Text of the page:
And before you say, “But it’s not fair to call Jesus a crook!” let’s remember that he pulled some folks up out of their graves, stole some souls right out of the depths of hell, and carried off our backs some pretty hefty wrongs. Nothing about Jesus is fair. Fair would be tit for tat, paying for what you did wrong, evening the score, weighing the scales. And Jesus just doesn’t play by those rules.
In the last few weeks’ worth of gospel readings he’s been hanging out with sinners and tax collectors and – gasp! – even eating with them. Not fair! He’s been searching after one lost sheep, leaving the 99 behind. Not fair! Hate father and mother and sibling to follow him? Not fair! Take up your cross? Definitely not fair! Coming up shortly in the narrative of Luke’s Gospel is a call is give up all your possessions to follow. Not fair!
This is where the rest of today’s gospel follows – you can’t serve both God and wealth. Wealth is measured by the numbers, by bookkeeping. Money, reputation, success. Church growth measured by attendance and finances – it’s all bookkeeping. And much as I love a good spreadsheet and believe firmly in transparency and accountability of finances, I don’t think Jesus is all that invested in the bottom line of our budgets.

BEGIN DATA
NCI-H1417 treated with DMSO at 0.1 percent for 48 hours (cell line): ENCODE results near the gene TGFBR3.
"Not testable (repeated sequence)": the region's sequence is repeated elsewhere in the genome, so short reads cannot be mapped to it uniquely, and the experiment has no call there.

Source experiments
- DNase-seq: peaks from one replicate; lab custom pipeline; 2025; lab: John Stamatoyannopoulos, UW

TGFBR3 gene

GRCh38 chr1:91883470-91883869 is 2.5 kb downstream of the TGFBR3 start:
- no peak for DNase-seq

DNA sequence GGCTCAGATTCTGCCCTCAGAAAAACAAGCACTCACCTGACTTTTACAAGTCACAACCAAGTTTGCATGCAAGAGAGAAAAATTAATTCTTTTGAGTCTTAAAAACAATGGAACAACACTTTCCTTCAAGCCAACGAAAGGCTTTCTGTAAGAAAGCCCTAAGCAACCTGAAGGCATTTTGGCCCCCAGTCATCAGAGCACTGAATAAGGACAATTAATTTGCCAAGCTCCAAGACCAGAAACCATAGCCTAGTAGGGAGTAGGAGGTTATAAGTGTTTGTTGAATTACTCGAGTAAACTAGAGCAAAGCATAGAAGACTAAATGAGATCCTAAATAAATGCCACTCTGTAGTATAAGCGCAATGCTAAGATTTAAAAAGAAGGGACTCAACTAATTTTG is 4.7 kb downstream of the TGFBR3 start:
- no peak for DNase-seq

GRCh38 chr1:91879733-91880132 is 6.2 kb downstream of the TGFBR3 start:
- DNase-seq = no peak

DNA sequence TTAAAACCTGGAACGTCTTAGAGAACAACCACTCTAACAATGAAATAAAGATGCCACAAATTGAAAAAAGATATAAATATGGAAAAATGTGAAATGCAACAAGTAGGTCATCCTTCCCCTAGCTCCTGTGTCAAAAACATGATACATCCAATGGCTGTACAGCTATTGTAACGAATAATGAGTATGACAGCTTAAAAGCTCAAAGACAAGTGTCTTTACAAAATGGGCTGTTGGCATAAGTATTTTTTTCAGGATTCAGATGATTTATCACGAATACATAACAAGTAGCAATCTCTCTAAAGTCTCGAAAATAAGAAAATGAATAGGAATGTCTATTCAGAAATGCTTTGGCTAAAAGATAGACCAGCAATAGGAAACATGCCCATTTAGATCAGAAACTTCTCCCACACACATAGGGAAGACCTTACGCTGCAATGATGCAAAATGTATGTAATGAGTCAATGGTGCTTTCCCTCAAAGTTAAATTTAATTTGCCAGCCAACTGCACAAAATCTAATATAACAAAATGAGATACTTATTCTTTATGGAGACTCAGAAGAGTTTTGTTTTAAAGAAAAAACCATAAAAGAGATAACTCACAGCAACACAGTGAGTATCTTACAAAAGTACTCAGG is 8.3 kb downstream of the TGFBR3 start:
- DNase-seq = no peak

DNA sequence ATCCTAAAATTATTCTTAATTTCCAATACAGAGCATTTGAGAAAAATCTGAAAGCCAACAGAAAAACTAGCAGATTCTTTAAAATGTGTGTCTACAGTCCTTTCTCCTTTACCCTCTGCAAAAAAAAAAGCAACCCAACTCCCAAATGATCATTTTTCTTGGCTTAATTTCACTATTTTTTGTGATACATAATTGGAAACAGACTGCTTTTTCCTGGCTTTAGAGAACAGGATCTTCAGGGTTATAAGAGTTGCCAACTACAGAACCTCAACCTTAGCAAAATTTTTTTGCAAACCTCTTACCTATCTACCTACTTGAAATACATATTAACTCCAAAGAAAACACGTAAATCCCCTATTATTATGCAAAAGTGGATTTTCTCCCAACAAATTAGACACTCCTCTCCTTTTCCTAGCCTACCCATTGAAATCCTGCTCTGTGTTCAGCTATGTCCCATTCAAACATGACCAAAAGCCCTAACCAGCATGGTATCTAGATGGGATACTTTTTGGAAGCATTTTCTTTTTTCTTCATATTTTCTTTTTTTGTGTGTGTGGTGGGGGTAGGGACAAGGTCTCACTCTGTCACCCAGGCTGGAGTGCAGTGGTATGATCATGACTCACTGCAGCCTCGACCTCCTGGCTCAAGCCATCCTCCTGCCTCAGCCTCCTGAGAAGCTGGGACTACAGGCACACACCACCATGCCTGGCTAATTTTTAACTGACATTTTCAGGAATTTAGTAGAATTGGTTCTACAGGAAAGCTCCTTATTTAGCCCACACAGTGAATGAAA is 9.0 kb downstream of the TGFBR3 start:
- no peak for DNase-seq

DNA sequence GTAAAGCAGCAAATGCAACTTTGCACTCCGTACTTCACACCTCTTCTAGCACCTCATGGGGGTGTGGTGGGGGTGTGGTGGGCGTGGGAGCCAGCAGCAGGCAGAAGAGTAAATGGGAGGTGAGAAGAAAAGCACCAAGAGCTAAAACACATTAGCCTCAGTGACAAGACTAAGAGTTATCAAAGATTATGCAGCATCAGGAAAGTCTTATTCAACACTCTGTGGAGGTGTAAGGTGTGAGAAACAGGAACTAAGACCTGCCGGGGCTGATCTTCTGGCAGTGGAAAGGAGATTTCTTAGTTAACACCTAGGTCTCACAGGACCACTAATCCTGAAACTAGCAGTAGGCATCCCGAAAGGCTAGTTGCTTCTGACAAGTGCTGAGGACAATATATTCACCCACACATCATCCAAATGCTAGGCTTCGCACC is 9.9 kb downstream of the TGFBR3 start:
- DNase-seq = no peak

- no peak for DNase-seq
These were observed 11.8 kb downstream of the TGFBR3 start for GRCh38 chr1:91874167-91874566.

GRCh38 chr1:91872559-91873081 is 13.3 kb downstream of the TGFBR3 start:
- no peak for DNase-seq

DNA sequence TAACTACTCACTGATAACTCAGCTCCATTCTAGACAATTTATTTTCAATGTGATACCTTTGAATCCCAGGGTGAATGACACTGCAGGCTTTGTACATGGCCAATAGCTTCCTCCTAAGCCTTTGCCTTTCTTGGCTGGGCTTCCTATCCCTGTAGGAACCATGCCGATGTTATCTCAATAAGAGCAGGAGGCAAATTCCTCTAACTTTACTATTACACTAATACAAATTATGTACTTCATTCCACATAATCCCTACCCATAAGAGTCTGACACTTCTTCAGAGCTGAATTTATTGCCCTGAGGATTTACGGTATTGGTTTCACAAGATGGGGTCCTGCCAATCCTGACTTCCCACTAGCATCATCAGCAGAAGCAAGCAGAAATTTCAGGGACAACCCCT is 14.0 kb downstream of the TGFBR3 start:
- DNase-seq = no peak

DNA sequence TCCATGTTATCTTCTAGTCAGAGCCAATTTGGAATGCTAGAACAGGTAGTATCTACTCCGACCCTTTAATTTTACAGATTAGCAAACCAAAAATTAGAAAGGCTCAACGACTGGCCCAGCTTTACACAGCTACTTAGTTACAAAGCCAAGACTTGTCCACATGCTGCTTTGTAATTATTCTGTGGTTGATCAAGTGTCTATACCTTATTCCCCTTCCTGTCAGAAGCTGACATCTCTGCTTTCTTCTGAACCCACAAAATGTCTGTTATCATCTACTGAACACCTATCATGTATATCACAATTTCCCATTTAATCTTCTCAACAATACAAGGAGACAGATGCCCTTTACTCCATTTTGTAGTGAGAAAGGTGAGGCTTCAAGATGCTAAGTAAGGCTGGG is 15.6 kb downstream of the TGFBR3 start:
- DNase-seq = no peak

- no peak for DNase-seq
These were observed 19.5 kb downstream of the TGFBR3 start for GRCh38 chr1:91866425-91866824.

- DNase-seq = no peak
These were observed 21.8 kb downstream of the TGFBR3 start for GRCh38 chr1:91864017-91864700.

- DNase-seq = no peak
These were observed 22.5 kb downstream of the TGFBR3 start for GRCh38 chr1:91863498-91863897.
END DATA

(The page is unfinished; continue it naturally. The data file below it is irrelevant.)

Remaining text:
What would it look like for our world if we stopped asking what was fair and started asking what was most life-giving? Instead of calculating our due, what if we gave generously of what we had until the needs of all were met? What if we operated out of a mindset that figured out how everyone could best live in community instead of arguing over the things that ultimately will die with us when we make our way to our graves? What if our churches asked what we could give away and where we could go serve instead of who will come in to support us? How might our world be different? How might our churches be different? How might our own sense of life and freedom be different if we asked those questions instead?
I think in some ways the shifts in our world in terms of our awareness of racism and inequality and the changes accelerated by the pandemic, we’re being forced into these new questions. And honestly, it’s not always easy to change our mindset, beautiful as it might sound in the moment. It means the dismantling of a lot of things we have grown familiar and comfortable with. But if we keep shifting our questions, we might discover in the pain not only the death of some things but the resurrection to new life that Jesus works among us. And hopefully we aren’t so busy shouting “It’s not fair!” that we miss the new life God is bringing about, not just in a life after death kind of way but in an every-day resurrection kind of way. And, thankfully, for our broken selves and our broken world, God isn’t fair. God is grace instead.
-Pastor Steven Wilco